Just finished an extensive reconditioning......
Upon arrival: nice, clean example....perfect floors and body, older BRG paint, ran like new, excellent driving.....a good starting point for a rather elaborate level of improvment
Alas, typical of a 'rubber bumper car.' LOTS of strong points....improved dash with bigger gauges, servo assist disc brakes, front and rear sway bars, superior ride, thoroughly factory undercoated, comfortable, reliable, electronic ignition, electric radiator cooling fans, really the best of the MGB line of cars.
BUT, those heavy and ugly front and rear bumpers, raised up on its suspension with negative effects on handling. A single Stromberg carb and only 62.5hp......Ugh. But not for long.......
Now, finished a complete, professional chrome bumper conversion, lowered to early ride height, eliminated the less than attractive side lights. A lot of work but worth it.
And on this car, really worth it as it has perfect working overdrive giving quiet, refined cruising and improved fuel economy. Perfect floors with no sign of rust or repair. AND....just converted the car to wire wheels with all new splined hubs, hardware, and new chrome knock offs. Now finished, in many ways, the best all around MGB.
First, dumped the old carb, fitted a Weber 32/36 DGV 2 barrel, improved manifolds, HUGE difference in performance.
We painted the car in a darker BRG, did the engine bay, door jambs, under the hood and trunk, looks great. Has a stereo/CD, tan cloth tonneau, trunk carpet, wood wheel, and a new top.
But, perhaps, best of all....look at the interior......all new and done to an unusually high standard....covering and/or dying all of the interior to match the all new tan interior....gorgeous. And really works well with the wood dashboard and wood steering wheel. By eliminating the headrests and doing the upholstery to cover the seat tops, we were able to duplicate the 'look' of the earliest MGB. The result being, I think, the most attractive single MGB we have ever done. And if you agree....visit and we can go for a drive.
In today's car market, hard to find a usable 'small 'sports car. Miatas are great (I own one) but no personality. Older Aflas have their virtues (one is in my barn) but require a good shop to keep it on the road. The latest incarnation of the Fiat 124? Good luck...... What else? Honda S200s were neat cars but they are getting old and expensive to service, and others? All of this makes a sensational MGB looking pretty good...easy to service, very inexpensive parts, fun to drive, we can install a/c and a powerful supplemental heater for all season use, will keep ahead of most traffic and on those proverbial winding roads, an MGB is as much fun as ANY car.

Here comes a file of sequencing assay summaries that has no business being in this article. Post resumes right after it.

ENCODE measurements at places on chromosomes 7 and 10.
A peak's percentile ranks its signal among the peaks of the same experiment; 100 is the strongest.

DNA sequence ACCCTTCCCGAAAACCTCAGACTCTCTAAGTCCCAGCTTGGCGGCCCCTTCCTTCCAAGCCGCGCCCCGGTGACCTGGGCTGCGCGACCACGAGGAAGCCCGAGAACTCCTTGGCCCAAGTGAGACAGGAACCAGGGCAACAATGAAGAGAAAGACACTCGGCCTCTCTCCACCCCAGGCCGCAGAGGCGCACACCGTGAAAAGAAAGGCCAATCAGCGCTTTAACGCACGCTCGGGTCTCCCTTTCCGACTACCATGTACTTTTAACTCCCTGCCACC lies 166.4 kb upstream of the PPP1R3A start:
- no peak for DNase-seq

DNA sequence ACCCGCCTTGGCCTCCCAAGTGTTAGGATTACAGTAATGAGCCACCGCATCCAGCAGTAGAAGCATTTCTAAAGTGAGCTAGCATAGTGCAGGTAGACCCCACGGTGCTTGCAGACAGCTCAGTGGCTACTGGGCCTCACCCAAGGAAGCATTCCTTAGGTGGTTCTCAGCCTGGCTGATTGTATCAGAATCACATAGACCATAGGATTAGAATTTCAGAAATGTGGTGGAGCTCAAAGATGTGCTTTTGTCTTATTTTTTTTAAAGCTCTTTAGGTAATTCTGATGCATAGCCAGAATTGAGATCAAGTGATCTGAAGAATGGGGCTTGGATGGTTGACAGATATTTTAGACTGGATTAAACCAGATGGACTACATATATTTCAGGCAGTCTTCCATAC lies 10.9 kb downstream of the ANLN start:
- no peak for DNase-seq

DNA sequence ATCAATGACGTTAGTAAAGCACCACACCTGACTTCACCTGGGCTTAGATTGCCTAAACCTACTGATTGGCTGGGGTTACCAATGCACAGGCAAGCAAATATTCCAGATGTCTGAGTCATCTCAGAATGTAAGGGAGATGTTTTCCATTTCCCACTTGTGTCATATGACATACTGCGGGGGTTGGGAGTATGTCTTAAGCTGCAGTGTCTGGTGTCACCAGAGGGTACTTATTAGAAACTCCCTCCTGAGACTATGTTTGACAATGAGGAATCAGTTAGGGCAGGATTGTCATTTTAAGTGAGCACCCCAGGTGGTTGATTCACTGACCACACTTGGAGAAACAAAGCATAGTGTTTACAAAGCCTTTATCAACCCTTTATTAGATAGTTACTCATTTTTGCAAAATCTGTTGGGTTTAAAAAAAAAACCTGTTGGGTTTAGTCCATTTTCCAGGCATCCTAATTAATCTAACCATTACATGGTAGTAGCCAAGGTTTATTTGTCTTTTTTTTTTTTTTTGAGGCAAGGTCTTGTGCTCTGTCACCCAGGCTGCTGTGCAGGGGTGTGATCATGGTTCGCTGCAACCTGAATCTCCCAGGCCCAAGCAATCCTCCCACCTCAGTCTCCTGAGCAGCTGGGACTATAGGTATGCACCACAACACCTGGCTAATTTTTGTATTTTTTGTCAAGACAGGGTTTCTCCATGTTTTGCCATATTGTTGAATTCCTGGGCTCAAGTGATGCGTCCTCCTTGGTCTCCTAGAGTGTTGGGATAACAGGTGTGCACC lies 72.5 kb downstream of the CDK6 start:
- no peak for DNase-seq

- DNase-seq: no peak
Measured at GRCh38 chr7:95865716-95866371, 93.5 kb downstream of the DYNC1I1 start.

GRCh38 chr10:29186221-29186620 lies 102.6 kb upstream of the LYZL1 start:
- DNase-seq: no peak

This 1963 model was in storage for 35 years, but has been nicely restored and driven only 51,000 miles since new
By the mid-1970s, the MGB was getting long in the tooth. The sports car had grown heavier due to DOT crash regulations.
Each week, The Daily News @ ClassicCars.com staff gets together for a meeting.
I owned two MGBs long ago — a spanking new ’78 and an old ’73 — but both were gone from me by the year 1985.
The classic MGB has always been an attractive and affordable choice for sports-car fans, but with one complaint: it could use more power.
When the talk turns to affordable classic sports cars, the first one considered is often the MGB, Britain’s most-successful roadster.
Extremely popular in its day, the MGB of Great Britain has never had great value as a collector car.
MG is the moniker for “Morris Garages” of Oxford, England, which began in 1924 or 1925 at a dealer of Morris brand vehicles.
Model celebrating its 50th anniversary this week at Monterey